Canberra: The Federal Parliament on Tuesday voted to pass the “most significant” economic support package worth A$84 billion ($49 billion) in response to the coronavirus pandemic.
“The measures that have been passed by Parliament represent the most significant support for the Australian economy and community since the war,” Treasurer Josh Frydenberg said.
A bare minimum number of MPs and Senators convened in Canberra for a single day on Monday to vote on the government’s stimulus packages before Parliament was suspended until August.
In the overnight session, the Opposition Labor Party joined forces with the governing Coalition to pass the two packages, which are worth A$17.6 billion and A$66 billion
They also agreed to set aside an extra A$40 billion dollars for urgent unforeseen spending regarding the pandemic.
“There is much to do for this country in the weeks and months ahead, but working together, we can support the Australian community at their moment of need,” said Frydenberg.
“We know that the economic situation has deteriorated, as every day passes. And we know that the economic shock from the coronavirus and its impact will be deeper, will be wider and will be longer than first thought.
“The Australian Parliament has acted in the best interests of the casuals and the sole traders and the retirees and those on income support and the Australian students.”
Under the stimulus measures, eligible small and medium sized businesses, and not-for-profits (including charities) that employ people, will receive payments of up to A$100,000 in an attempt to prevent losses.
Earlier on monday while addressing the House of Representatives, the lower house of Parliament, Prime Minister Scott Morrison said that “for many, young and old, 2020 will be the toughest year of our lives”, invoking the spirit of Australians who fought in World War II.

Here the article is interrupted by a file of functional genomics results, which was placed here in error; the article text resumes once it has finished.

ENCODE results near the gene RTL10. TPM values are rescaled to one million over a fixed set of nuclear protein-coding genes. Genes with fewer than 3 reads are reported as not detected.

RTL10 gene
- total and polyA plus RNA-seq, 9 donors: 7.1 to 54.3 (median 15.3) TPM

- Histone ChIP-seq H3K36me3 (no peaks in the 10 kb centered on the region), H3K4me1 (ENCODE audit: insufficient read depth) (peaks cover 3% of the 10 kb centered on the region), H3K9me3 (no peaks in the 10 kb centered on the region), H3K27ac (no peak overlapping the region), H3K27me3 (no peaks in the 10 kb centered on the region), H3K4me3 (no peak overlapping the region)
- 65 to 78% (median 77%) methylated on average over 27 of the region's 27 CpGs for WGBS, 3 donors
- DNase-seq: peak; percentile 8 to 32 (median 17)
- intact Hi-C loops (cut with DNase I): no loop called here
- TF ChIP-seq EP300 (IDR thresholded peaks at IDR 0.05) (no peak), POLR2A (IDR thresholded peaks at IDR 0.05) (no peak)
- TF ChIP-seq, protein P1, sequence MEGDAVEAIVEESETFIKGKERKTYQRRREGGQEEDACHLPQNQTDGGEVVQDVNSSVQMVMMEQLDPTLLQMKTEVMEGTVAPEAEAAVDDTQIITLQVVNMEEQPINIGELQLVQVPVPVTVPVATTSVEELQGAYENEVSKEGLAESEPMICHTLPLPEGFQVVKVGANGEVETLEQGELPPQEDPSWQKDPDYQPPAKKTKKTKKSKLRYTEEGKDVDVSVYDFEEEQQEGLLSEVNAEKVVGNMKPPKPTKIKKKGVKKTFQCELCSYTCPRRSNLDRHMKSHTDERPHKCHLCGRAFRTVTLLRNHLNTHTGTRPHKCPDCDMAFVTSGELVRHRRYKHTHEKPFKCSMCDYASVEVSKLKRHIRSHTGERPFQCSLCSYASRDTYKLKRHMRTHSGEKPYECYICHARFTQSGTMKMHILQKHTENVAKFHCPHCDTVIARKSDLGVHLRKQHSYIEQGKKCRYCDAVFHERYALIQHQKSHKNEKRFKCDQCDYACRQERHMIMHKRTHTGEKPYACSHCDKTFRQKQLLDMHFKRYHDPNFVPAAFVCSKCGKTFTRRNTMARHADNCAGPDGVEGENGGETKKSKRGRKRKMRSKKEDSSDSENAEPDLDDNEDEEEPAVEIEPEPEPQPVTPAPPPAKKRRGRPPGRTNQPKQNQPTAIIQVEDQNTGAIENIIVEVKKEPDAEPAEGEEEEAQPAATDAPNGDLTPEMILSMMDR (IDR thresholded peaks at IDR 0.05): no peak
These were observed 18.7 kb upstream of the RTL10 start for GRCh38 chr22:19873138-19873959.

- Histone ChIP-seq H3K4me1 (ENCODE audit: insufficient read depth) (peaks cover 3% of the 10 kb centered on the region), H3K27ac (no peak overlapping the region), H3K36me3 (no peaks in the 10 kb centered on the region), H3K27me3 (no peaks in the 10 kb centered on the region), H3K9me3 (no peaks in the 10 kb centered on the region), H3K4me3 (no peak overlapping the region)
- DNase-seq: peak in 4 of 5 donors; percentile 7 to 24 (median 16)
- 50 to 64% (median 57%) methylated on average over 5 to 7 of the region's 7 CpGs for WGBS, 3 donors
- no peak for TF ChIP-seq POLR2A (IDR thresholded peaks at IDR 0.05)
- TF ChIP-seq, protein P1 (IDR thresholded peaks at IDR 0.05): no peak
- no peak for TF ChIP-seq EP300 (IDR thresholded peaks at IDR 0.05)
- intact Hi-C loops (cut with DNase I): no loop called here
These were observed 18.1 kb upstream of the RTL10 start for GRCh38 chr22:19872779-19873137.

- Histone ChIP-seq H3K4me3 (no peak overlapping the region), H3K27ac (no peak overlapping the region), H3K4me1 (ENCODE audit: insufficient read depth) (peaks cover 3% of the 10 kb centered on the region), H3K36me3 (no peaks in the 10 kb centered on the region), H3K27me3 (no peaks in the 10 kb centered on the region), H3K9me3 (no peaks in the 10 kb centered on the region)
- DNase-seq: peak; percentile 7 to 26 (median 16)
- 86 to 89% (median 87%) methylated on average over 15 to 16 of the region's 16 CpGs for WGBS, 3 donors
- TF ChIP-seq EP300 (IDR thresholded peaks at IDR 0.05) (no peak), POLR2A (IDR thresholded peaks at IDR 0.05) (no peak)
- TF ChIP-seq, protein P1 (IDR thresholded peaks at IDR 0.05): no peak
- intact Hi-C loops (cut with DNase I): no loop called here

“So we summon the spirit of the Anzacs, of our Great Depression generation, of those who built the Snowy. Of those who won the great peace of the Second World War and defended Australia,” he said.
“That is our legacy that we draw on at this time. We also know the actions that we can take. The care, compassion and respect we must show from one, to one another. While some must self-isolate, and they must, and we all must keep a healthy distance between us.
“In the months ahead, we will face more issues that none of us now, can imagine.”
Parliament will not reconvene until August 11 in order to prevent the spread of the virus among politicians.
The federal budget for financial year 2020/21, which Frydenberg was due to deliver in May, has been postponed until October 6.
Australia has so far reported 1,682 confirmed cases, with seven fatalities.